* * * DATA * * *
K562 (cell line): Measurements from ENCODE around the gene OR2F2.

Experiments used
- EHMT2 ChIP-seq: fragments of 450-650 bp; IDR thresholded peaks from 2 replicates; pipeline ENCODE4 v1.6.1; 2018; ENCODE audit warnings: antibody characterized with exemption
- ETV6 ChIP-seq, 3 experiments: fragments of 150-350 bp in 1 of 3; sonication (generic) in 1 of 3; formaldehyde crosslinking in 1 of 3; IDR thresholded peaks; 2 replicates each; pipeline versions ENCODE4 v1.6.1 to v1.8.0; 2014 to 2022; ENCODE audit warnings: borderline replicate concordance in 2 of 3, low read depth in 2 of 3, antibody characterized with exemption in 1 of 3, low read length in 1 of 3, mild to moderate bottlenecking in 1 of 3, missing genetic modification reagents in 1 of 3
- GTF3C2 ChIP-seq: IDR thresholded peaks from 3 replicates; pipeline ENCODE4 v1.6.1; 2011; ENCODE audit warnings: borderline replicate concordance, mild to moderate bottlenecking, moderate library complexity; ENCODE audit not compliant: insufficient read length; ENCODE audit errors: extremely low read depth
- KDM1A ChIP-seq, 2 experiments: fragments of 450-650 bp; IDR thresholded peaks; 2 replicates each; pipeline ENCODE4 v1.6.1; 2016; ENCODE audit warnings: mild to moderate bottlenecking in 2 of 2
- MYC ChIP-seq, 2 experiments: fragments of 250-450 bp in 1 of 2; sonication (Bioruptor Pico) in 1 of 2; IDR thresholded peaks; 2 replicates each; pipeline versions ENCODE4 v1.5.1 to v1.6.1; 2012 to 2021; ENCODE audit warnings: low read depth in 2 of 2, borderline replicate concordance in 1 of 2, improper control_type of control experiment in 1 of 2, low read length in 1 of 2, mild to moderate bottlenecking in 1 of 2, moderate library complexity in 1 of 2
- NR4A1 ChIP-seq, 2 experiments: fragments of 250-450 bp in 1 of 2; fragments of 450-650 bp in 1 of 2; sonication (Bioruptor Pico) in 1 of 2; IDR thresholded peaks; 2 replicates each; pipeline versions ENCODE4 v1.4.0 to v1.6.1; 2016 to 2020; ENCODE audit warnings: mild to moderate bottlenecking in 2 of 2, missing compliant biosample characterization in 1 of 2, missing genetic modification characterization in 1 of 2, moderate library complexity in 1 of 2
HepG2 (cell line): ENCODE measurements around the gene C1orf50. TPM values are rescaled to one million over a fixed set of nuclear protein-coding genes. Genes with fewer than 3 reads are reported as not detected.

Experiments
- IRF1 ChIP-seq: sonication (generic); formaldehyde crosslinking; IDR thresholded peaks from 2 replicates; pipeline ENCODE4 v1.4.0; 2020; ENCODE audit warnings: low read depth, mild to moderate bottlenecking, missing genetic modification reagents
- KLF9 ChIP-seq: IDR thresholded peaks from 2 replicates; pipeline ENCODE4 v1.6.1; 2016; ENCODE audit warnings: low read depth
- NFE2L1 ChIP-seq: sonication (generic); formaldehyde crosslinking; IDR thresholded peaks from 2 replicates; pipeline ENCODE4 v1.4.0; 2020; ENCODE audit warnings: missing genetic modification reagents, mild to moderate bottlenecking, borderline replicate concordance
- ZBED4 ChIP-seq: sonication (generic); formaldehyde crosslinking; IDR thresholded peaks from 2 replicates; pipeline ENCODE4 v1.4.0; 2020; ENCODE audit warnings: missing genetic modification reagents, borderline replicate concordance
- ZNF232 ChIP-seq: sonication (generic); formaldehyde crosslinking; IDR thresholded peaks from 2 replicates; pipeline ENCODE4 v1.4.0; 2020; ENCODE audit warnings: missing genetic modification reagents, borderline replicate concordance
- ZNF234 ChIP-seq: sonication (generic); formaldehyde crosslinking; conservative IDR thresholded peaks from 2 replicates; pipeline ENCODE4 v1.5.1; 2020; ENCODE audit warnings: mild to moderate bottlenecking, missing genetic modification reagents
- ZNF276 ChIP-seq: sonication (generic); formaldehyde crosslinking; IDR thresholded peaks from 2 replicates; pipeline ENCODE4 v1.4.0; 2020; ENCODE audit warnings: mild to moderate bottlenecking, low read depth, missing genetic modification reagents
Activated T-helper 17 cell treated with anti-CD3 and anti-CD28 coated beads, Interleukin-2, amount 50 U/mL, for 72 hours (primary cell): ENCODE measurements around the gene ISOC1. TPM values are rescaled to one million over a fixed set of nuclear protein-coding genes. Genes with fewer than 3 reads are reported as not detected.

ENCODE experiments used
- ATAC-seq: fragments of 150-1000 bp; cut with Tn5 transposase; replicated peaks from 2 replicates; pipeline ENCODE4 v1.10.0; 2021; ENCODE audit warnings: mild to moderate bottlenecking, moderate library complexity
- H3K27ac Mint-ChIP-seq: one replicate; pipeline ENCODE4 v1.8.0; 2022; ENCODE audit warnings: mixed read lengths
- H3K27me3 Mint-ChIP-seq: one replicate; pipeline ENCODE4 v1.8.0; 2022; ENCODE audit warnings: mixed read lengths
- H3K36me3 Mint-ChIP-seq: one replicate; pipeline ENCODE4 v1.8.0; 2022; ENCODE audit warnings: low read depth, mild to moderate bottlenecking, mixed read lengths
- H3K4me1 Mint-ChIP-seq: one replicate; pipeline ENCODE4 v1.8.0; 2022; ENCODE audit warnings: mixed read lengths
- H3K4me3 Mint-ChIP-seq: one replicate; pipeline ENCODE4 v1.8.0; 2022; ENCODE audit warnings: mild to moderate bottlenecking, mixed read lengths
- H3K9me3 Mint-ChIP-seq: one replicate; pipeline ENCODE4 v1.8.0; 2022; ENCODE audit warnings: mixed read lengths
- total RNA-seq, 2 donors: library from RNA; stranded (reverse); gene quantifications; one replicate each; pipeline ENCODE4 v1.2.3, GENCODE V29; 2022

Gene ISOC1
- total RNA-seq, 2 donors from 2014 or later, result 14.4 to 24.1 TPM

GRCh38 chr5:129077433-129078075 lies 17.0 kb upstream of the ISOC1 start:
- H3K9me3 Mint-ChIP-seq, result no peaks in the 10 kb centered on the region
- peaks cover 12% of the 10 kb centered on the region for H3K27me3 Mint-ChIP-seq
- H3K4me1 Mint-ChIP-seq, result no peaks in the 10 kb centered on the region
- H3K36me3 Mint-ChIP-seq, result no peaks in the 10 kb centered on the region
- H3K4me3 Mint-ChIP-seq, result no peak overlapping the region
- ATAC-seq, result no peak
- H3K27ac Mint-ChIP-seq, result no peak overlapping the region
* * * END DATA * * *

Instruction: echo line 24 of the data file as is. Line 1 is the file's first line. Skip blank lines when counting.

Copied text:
- H3K4me1 Mint-ChIP-seq: one replicate; pipeline ENCODE4 v1.8.0; 2022; ENCODE audit warnings: mixed read lengths